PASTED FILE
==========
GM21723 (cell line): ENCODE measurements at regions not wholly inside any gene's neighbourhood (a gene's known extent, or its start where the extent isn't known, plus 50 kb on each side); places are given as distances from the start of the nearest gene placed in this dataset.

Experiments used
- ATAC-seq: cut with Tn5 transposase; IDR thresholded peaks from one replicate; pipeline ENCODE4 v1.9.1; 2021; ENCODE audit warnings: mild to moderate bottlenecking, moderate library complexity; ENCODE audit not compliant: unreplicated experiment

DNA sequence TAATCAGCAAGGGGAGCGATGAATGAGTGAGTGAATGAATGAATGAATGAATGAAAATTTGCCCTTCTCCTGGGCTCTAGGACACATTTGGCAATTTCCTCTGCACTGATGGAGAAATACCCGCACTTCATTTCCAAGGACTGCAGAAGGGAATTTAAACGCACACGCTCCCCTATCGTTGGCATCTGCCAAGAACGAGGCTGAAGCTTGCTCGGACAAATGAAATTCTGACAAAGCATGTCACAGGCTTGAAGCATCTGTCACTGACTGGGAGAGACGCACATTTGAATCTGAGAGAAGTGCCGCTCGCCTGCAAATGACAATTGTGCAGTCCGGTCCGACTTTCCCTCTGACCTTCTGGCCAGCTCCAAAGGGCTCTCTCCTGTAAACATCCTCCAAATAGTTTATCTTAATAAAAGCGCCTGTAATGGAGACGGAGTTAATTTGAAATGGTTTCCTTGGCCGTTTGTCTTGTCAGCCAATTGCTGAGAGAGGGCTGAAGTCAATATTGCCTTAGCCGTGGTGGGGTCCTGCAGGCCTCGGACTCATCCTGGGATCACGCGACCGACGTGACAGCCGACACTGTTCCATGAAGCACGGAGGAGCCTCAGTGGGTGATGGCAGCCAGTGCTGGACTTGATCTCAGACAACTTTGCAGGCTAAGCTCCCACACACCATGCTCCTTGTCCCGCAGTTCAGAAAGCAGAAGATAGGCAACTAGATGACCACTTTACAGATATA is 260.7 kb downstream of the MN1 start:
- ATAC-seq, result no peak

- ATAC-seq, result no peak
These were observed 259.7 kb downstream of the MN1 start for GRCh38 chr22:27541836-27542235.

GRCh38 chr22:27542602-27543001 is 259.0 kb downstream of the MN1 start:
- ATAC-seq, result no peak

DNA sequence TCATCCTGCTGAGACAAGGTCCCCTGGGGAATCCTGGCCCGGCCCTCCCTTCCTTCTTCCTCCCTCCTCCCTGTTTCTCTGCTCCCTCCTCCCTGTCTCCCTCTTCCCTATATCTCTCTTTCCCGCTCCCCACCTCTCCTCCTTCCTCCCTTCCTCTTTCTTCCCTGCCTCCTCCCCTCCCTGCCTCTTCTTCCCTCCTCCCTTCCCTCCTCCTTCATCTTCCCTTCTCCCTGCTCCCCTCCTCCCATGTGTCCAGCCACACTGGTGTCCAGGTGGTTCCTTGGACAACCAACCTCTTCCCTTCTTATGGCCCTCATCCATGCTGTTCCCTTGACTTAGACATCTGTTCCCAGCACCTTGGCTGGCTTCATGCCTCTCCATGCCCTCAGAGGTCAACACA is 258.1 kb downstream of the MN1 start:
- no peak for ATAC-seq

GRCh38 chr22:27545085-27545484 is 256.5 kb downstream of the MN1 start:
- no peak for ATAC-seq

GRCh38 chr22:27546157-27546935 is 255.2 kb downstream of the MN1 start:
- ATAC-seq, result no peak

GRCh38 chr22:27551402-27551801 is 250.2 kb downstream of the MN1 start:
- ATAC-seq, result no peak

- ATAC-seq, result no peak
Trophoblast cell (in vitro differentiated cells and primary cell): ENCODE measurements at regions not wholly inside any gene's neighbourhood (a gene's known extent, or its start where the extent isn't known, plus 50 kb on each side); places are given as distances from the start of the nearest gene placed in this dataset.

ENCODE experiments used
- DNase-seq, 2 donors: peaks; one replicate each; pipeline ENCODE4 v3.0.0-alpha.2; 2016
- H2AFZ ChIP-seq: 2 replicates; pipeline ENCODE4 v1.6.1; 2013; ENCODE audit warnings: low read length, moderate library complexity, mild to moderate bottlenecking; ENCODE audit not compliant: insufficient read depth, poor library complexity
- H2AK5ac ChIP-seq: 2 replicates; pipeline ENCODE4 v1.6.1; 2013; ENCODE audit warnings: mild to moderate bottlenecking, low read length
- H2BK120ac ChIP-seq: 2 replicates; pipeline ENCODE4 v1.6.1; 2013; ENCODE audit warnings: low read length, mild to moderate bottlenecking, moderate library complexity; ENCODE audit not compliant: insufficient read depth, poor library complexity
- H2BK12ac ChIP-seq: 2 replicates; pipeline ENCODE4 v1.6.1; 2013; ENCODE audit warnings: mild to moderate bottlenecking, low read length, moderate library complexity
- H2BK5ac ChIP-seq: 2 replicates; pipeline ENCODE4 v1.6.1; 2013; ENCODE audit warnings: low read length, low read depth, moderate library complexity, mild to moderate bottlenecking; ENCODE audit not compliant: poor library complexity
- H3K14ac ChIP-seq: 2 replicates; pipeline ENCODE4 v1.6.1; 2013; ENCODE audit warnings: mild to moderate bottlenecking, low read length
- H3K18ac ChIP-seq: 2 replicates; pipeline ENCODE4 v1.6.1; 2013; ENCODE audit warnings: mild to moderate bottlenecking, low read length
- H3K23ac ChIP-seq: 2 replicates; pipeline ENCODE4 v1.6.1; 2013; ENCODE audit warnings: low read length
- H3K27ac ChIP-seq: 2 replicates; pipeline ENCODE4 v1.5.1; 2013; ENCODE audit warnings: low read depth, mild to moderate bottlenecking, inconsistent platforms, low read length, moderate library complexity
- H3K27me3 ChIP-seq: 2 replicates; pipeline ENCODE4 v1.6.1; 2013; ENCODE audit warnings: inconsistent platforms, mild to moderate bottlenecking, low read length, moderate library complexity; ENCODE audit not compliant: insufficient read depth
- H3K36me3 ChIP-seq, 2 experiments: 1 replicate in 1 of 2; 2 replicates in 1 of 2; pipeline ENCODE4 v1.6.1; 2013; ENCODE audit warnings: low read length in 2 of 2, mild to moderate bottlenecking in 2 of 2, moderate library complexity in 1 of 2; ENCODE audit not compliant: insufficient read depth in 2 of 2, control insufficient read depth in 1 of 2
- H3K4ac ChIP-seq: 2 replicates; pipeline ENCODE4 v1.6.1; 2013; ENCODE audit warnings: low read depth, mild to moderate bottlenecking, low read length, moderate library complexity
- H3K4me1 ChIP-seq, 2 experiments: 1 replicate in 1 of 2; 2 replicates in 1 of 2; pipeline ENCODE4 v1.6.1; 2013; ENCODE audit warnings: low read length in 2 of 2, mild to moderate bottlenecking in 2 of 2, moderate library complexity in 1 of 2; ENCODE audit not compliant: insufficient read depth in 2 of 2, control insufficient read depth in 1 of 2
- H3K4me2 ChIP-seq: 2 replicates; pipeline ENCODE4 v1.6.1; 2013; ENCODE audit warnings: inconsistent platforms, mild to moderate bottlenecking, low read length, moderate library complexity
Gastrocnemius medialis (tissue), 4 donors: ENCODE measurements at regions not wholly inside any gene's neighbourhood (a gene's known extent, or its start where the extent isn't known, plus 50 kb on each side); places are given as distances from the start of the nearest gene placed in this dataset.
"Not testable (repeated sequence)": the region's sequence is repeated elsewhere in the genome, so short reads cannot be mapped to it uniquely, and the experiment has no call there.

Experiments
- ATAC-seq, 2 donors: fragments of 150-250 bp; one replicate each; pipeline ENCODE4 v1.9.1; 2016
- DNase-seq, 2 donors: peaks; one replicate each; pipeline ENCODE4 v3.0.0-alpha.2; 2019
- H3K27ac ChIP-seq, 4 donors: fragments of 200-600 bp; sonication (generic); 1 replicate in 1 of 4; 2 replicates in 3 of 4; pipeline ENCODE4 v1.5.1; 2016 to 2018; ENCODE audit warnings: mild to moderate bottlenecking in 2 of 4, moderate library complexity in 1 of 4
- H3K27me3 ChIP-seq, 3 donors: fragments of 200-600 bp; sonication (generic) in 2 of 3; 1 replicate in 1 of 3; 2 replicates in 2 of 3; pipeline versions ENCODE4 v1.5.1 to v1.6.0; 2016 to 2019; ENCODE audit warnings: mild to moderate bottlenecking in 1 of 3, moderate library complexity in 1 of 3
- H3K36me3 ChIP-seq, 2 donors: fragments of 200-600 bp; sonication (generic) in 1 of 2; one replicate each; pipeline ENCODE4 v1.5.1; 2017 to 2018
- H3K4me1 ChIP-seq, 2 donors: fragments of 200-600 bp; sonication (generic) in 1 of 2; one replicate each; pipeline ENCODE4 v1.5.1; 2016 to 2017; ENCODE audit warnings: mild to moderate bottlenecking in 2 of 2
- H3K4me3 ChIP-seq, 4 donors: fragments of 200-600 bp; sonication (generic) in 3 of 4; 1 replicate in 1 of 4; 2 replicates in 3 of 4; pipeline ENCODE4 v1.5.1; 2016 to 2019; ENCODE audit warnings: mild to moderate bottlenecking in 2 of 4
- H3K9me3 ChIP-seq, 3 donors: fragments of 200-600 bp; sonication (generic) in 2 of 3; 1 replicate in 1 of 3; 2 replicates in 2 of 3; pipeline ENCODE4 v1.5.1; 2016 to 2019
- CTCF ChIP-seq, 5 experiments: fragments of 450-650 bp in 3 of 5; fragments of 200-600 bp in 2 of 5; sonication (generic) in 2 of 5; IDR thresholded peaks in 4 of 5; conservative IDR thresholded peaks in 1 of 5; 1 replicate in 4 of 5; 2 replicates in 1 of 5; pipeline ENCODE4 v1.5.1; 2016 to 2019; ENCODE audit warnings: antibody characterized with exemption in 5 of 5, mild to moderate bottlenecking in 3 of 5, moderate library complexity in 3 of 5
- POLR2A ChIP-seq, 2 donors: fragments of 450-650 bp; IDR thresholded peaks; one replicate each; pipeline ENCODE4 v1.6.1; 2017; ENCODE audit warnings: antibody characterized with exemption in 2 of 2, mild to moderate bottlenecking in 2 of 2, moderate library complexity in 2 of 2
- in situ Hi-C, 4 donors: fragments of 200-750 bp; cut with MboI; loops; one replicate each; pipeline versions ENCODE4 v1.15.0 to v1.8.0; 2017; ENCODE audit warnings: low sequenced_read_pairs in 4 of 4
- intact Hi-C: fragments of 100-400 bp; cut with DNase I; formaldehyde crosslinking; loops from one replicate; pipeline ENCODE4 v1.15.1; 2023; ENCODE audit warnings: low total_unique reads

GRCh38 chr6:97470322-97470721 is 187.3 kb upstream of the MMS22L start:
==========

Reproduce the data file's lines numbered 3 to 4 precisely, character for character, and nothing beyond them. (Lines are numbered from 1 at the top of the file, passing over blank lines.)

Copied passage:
- ATAC-seq: cut with Tn5 transposase; IDR thresholded peaks from one replicate; pipeline ENCODE4 v1.9.1; 2021; ENCODE audit warnings: mild to moderate bottlenecking, moderate library complexity; ENCODE audit not compliant: unreplicated experiment

DNA sequence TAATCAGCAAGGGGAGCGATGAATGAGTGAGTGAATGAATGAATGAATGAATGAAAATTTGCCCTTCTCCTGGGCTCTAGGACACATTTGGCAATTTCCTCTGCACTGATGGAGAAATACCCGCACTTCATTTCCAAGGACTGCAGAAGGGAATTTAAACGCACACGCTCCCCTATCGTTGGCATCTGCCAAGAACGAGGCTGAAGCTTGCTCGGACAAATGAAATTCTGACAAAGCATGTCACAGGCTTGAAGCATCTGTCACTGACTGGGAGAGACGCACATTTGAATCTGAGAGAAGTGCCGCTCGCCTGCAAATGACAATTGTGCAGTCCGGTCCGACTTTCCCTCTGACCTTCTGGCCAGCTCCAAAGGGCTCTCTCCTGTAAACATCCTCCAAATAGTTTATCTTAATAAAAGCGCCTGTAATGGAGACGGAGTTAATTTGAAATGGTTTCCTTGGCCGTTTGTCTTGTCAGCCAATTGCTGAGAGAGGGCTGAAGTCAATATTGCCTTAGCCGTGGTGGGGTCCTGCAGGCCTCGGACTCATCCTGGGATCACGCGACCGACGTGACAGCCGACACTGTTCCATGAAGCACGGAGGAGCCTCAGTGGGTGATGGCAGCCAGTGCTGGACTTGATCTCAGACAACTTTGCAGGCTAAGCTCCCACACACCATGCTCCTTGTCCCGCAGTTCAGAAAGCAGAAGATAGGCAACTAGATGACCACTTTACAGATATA is 260.7 kb downstream of the MN1 start: